Every child learns the question in Jewish day school. If the sukkah reminds us of God’s protection of the Jewish people in the desert why don’t we build it in the month of Nisan when the Jewish people left Egypt. There are many answers but one that Rav Yitzchok Hutner gives in his book Pachad Yitzchak I find particularly meaningful. One opinion in the Talmud is that the sukkah represents the Divine cloud with which God protected the Jews in the desert. In the bible this cloud left the Jews after their sin worshiping the golden calf and returned after the erection of the tabernacle.
Rav Hutner writes that the Tabernacle was begun five days after Moses returned with the second set of Tablets on Yom Kippur –namely the beginning of Sukkot. Thus the sukkah represents not the Divine presence that protected the Jewish people in the desert immediately but the cloud that returned after their sin and repentance. This divine presence which emerged a second time only after the sin of the Jewish people was much more powerful perhaps than that before their sin. Indeed Rav Hutner says, this is why Sukkot in particular is called the holiday of joy. Though all mitvot are a source of holy joy, it is tishuvah, repentance that brings the most organic, the most internal, the deepest most personal joy.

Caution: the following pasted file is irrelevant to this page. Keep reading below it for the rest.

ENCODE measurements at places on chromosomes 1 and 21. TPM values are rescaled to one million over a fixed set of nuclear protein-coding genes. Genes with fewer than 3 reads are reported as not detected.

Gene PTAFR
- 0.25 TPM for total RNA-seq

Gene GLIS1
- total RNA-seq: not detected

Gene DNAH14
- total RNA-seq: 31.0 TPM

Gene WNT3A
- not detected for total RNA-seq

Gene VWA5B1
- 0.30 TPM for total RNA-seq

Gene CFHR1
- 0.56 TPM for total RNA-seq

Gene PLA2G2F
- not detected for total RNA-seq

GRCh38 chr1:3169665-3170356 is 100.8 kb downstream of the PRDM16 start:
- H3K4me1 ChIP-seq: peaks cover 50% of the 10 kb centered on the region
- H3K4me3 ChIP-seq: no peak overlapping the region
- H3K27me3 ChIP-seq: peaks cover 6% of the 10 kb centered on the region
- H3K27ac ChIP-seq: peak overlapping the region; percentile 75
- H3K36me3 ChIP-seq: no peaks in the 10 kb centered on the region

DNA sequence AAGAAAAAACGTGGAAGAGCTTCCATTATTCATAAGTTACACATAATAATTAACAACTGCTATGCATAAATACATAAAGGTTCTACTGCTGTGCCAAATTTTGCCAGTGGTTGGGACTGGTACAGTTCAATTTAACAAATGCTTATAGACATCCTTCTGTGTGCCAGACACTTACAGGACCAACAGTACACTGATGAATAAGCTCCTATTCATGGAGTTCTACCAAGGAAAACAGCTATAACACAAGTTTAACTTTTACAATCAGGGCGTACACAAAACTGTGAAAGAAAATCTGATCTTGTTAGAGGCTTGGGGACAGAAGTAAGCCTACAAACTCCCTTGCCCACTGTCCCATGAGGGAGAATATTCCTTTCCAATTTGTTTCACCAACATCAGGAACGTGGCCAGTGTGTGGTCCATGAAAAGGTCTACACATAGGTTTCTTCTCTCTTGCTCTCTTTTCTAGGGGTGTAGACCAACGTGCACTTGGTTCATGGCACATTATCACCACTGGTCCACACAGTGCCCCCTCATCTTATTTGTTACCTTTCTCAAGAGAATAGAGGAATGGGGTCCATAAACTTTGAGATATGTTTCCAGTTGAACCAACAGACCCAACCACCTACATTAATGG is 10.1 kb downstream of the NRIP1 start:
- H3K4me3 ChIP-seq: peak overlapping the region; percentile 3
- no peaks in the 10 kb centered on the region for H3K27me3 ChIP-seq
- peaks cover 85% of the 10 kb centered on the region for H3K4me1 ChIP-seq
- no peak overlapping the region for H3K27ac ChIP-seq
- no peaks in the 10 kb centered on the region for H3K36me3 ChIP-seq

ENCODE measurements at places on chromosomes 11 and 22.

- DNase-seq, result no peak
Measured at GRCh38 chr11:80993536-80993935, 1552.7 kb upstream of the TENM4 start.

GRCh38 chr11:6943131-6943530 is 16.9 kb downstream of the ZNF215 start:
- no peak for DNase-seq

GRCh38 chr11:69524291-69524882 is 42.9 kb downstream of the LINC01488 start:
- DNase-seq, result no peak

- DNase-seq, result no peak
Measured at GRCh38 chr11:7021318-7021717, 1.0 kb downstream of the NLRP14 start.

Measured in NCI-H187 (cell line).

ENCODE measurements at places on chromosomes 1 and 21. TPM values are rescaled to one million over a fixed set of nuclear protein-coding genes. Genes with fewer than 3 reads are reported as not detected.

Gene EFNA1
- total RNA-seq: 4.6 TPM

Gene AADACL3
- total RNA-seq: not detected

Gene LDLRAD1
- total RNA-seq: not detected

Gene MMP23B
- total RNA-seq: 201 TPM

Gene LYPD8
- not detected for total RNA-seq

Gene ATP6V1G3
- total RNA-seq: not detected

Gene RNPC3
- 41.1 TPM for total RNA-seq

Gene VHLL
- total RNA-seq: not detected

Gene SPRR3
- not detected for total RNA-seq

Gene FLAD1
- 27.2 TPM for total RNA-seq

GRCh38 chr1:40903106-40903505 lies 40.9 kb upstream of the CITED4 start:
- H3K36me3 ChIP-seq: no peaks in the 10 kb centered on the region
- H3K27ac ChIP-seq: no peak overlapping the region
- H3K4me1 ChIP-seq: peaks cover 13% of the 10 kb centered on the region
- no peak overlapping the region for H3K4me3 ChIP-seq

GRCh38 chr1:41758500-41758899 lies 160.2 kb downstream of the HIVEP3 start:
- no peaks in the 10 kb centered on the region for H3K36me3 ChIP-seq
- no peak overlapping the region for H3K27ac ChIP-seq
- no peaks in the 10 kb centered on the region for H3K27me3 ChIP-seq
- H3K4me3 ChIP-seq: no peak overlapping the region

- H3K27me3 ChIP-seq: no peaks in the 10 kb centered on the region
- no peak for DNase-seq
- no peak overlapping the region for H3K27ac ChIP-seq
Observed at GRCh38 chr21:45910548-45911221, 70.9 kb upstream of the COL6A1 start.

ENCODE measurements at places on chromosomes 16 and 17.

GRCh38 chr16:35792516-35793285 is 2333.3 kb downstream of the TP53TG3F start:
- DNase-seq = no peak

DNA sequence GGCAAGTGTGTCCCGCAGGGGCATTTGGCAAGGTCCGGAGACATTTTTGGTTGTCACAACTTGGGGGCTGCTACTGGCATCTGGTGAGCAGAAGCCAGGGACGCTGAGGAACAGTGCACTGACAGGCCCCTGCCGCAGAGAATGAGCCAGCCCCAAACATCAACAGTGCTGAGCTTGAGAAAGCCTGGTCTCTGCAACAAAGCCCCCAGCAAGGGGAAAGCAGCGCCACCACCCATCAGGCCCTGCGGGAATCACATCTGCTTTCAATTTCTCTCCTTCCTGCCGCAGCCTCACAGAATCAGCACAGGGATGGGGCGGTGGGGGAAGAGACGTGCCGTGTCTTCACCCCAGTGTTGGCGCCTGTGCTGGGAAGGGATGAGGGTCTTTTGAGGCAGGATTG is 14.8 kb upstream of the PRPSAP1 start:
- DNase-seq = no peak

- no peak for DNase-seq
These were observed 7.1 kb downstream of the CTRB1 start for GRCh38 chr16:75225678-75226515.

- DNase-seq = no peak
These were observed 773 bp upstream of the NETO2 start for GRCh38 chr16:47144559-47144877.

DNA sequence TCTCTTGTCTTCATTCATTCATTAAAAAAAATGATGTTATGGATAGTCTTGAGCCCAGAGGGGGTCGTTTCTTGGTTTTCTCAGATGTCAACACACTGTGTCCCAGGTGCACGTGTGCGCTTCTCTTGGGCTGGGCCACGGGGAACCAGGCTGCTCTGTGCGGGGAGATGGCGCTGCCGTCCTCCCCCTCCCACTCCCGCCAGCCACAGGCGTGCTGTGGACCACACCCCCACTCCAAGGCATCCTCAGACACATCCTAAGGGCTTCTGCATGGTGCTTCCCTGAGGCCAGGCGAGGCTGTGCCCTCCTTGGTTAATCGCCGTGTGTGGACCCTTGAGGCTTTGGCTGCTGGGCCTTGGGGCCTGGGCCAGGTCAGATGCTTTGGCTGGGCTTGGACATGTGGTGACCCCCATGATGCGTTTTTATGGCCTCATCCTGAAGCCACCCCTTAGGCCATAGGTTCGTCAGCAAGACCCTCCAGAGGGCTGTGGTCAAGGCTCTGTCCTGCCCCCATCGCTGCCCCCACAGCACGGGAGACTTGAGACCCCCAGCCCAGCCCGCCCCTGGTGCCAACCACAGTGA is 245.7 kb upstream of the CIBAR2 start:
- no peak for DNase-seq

Much blessing for a joyous end of sukkot and a wild simchat Torah!